The recent firestorm over the potential sale of P & O, a British-owned operator or terminals in six major American ports, to a company controlled by the emirate of Dubai, threatens to damage an important, maybe vital security partnership between the U.S. military and the United Arab Emirates, formerly known as the Trucial States or the Trucial Coast.
Dubai is the second largest of the seven , but probably the most in tune economically with the west. It is a major banking and trading center not only in the Persian Gulf and Middle East, but around the world. Dubai's emir, Shaykh Muhammad Bin Rashid Al Maktum serves as the prime minister of the UAE. "Shaykh Mo," as he is known in defense circles, is the former minister of defense and a long-time ally of the United States. I served as the defense attache at the American Embassy when the shaykh was the defense minister.
The UAE occupies a strategic location on the Arabian peninsula, with ports on both the Persian Gulf and Gulf of Oman. It sits directly opposite Iran and practically straddles (with a small piece of Oman) the important Straits of Hurmuz, through which passes 25 percent of the world's oil traffic every day.
For decades, the UAE has allowed the United States Central Command access to its military facilities and commercial ports. Both are vitally important to America's ability to project military power into the Persian Gulf and the Indian Ocean. In addition to allowing the basing of U.S. Air Force (and other coalition air forces during Operation Desert Storm) combat aircraft at Al-Dhafra air base, it allows the U.S. Navy to use the airfield at Fujayrah on the Gulf of Oman.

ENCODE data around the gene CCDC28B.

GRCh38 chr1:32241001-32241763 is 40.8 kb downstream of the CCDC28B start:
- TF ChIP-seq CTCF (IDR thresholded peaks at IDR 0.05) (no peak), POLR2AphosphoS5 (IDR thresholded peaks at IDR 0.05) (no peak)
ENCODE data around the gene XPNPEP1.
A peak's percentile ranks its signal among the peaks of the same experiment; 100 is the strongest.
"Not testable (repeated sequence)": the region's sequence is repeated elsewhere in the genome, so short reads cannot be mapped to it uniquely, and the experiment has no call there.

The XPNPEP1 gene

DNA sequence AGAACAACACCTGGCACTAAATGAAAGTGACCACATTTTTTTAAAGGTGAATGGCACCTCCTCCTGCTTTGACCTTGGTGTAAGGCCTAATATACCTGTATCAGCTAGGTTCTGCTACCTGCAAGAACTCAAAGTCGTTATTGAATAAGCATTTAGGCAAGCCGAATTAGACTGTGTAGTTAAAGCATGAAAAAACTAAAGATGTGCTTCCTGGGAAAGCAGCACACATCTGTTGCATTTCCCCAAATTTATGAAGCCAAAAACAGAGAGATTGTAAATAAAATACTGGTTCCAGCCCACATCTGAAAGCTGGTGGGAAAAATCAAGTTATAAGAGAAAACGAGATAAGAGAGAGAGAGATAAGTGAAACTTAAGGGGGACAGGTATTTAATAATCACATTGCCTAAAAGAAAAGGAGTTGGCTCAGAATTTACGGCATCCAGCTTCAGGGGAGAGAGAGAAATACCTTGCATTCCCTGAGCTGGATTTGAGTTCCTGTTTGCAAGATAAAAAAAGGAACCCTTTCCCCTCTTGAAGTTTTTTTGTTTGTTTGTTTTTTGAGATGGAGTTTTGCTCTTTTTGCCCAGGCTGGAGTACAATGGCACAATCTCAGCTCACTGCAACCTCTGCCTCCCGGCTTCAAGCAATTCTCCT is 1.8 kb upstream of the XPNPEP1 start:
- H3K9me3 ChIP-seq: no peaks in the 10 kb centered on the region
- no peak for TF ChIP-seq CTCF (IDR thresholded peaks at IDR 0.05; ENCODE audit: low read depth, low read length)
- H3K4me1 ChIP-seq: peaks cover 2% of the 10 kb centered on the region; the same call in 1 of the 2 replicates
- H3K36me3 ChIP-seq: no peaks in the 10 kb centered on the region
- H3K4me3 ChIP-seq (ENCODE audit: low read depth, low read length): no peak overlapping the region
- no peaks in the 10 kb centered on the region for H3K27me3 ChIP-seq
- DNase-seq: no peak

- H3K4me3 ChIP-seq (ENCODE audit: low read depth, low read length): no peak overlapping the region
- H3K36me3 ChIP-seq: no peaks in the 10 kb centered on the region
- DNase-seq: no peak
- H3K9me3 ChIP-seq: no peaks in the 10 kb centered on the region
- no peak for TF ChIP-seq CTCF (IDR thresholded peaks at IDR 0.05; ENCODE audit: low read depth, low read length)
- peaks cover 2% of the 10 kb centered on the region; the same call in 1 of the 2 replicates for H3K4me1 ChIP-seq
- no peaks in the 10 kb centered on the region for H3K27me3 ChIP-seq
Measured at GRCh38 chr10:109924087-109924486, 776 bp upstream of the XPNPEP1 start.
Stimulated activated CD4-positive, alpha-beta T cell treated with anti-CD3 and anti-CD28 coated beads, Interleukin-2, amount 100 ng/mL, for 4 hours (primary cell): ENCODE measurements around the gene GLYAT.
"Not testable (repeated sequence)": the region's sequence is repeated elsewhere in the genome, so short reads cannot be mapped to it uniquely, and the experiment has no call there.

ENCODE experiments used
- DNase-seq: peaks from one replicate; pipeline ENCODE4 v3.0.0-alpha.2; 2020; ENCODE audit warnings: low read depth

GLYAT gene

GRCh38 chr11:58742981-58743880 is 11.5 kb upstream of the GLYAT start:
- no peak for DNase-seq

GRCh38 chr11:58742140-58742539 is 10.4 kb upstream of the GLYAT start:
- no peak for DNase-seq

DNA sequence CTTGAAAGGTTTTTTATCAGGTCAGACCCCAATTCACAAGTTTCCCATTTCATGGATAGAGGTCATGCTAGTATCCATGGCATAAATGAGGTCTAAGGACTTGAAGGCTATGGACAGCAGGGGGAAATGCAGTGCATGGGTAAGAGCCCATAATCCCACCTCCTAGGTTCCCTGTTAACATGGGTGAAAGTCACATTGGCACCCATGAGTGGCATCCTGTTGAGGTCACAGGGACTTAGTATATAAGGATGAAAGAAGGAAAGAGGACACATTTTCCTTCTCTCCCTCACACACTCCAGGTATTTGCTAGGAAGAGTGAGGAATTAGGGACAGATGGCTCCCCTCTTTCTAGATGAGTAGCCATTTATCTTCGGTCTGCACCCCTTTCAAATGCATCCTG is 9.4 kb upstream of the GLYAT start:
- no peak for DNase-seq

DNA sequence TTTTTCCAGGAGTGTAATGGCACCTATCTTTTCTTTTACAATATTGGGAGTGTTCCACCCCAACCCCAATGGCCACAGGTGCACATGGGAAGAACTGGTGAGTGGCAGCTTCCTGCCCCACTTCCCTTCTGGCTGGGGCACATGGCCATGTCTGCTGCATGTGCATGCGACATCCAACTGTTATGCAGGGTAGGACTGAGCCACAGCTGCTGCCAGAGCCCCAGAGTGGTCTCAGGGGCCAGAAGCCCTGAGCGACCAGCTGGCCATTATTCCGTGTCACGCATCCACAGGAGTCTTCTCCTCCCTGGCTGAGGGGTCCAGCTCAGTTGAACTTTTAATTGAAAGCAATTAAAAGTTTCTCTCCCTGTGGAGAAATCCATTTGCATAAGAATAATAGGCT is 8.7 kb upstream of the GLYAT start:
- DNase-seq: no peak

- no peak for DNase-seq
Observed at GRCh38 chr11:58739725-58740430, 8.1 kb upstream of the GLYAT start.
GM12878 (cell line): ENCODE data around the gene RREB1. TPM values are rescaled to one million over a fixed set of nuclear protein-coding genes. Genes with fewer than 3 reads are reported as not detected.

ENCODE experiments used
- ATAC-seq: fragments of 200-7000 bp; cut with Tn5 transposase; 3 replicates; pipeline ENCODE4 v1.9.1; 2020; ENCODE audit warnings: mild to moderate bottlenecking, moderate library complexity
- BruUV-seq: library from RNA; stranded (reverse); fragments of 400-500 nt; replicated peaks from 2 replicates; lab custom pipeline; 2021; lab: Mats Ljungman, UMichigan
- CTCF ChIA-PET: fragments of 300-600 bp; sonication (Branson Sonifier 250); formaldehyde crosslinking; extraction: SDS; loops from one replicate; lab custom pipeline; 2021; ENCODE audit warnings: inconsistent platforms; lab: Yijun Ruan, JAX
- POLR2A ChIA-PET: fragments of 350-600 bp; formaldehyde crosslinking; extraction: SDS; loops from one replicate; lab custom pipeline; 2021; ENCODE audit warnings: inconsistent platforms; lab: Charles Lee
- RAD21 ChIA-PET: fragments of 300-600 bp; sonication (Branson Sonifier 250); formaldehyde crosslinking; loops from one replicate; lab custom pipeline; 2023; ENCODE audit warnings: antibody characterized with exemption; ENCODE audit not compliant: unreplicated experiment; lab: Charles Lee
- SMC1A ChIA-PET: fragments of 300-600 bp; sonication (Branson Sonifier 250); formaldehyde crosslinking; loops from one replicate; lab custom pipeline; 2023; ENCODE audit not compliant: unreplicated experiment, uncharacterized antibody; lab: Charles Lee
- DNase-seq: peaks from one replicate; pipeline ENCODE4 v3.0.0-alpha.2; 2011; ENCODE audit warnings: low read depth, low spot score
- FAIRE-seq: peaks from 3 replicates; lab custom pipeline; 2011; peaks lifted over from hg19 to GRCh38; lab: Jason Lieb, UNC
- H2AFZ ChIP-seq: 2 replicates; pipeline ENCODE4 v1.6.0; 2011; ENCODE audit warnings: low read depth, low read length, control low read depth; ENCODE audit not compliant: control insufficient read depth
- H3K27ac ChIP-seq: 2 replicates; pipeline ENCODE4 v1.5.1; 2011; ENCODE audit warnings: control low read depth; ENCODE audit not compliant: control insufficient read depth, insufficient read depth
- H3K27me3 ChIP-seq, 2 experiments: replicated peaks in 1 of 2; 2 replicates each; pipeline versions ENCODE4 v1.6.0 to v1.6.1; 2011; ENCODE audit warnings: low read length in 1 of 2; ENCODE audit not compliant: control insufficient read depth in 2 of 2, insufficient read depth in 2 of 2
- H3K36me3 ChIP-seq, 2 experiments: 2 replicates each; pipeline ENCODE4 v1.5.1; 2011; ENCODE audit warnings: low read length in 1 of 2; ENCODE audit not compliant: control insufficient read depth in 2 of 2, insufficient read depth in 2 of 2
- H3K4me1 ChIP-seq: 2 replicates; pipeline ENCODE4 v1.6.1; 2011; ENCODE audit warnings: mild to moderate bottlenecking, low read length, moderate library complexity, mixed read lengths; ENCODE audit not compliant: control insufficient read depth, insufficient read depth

More importantly, however, is access to the port facilities in the Persian Gulf at Mina' Jabal 'Ali and Mina' Zayid, as well as Fujayrah and Khawr Fakhan in the Gulf of Oman. It is access to these world-class ports that allows the U.S. Navy to operate effectively in this part of the world. The port at Mina' Jabal 'Ali is so large it is visible from space with the naked eye - it is one of the few ports in the world that can dry dock an aircraft carrier. Without the excellent logistics and maintenance available in the UAE's ports, American ships would have to return to the United States for major maintenance.
The UAE's ports are so important that the country hosts more U.S. Navy port calls than any other foreign country in the world. When I was the defense attache, I had a five-person Port Liaison Element at the embassy that did nothing but arrange these port calls. The Central Command had two officers in Dubai that did nothing but arrange logistics and pay the bills. While the Central Command's Navy headquarters is in Bahrain, it's ships use Emiri ports - with no security problems.
We need to keep this in mind as we discuss the impending sale of P & O to Dubai.